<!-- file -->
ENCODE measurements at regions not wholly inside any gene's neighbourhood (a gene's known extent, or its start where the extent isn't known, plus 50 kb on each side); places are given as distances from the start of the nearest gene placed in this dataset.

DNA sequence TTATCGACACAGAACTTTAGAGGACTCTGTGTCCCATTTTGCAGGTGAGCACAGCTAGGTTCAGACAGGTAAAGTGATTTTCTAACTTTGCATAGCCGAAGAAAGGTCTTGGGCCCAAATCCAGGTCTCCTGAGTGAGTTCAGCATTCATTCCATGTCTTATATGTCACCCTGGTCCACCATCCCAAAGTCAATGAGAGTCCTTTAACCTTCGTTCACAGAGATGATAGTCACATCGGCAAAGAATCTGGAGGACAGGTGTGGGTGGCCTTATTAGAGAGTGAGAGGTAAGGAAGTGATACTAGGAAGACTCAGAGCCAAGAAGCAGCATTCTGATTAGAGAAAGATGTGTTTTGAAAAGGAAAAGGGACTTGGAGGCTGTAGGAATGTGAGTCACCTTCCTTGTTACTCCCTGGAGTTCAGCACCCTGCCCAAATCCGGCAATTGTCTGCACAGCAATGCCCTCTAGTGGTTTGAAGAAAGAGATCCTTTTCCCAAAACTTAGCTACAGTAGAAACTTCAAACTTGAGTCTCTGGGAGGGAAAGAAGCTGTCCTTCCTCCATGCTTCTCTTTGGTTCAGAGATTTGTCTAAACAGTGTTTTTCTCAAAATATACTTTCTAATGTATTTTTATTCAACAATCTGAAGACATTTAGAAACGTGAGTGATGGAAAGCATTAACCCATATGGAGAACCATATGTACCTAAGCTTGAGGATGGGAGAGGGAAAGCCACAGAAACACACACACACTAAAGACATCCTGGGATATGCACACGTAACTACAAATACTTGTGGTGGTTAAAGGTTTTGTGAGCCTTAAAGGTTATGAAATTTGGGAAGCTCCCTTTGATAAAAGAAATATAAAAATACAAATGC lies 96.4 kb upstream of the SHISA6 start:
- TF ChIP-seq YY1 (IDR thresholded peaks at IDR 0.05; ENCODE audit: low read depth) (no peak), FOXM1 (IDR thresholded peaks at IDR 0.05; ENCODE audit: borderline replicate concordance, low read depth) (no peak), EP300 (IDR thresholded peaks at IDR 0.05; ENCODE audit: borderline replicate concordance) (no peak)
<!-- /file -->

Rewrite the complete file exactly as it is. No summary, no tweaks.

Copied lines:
ENCODE measurements at regions not wholly inside any gene's neighbourhood (a gene's known extent, or its start where the extent isn't known, plus 50 kb on each side); places are given as distances from the start of the nearest gene placed in this dataset.

DNA sequence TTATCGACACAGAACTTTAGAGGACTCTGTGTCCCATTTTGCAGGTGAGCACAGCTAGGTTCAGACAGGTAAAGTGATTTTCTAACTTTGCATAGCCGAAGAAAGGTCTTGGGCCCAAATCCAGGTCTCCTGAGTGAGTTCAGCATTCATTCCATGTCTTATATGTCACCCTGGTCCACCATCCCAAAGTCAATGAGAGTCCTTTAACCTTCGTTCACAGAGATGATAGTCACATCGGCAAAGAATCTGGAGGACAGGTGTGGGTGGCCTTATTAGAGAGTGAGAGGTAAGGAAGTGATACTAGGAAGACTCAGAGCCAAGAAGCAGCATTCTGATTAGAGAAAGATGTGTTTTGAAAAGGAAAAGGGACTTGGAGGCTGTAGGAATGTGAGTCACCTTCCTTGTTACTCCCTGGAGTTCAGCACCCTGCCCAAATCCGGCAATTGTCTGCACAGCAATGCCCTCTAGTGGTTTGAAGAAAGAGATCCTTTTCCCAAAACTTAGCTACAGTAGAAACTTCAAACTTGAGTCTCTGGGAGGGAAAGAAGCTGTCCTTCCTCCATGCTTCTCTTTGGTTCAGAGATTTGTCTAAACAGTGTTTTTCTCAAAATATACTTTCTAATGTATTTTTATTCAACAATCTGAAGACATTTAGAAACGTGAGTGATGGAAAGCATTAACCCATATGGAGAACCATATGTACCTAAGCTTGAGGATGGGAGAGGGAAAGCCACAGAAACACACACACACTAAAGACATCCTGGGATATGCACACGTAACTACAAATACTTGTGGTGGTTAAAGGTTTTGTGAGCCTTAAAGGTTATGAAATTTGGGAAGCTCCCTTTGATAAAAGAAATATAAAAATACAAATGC lies 96.4 kb upstream of the SHISA6 start:
- TF ChIP-seq YY1 (IDR thresholded peaks at IDR 0.05; ENCODE audit: low read depth) (no peak), FOXM1 (IDR thresholded peaks at IDR 0.05; ENCODE audit: borderline replicate concordance, low read depth) (no peak), EP300 (IDR thresholded peaks at IDR 0.05; ENCODE audit: borderline replicate concordance) (no peak)